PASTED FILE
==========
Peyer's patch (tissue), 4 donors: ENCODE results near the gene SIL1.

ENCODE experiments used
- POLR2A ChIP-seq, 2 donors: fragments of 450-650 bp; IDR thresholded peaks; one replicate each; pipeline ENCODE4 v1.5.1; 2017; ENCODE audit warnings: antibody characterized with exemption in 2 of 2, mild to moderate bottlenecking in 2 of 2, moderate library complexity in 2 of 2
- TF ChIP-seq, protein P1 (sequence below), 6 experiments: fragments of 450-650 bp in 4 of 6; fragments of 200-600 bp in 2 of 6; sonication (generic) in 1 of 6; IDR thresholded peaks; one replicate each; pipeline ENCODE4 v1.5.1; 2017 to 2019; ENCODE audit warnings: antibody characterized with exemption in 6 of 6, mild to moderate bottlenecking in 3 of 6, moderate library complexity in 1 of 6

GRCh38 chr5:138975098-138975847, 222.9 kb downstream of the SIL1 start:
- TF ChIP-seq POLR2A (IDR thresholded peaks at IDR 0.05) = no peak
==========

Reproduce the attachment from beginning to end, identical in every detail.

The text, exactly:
Peyer's patch (tissue), 4 donors: ENCODE results near the gene SIL1.

ENCODE experiments used
- POLR2A ChIP-seq, 2 donors: fragments of 450-650 bp; IDR thresholded peaks; one replicate each; pipeline ENCODE4 v1.5.1; 2017; ENCODE audit warnings: antibody characterized with exemption in 2 of 2, mild to moderate bottlenecking in 2 of 2, moderate library complexity in 2 of 2
- TF ChIP-seq, protein P1 (sequence below), 6 experiments: fragments of 450-650 bp in 4 of 6; fragments of 200-600 bp in 2 of 6; sonication (generic) in 1 of 6; IDR thresholded peaks; one replicate each; pipeline ENCODE4 v1.5.1; 2017 to 2019; ENCODE audit warnings: antibody characterized with exemption in 6 of 6, mild to moderate bottlenecking in 3 of 6, moderate library complexity in 1 of 6

GRCh38 chr5:138975098-138975847, 222.9 kb downstream of the SIL1 start:
- TF ChIP-seq POLR2A (IDR thresholded peaks at IDR 0.05) = no peak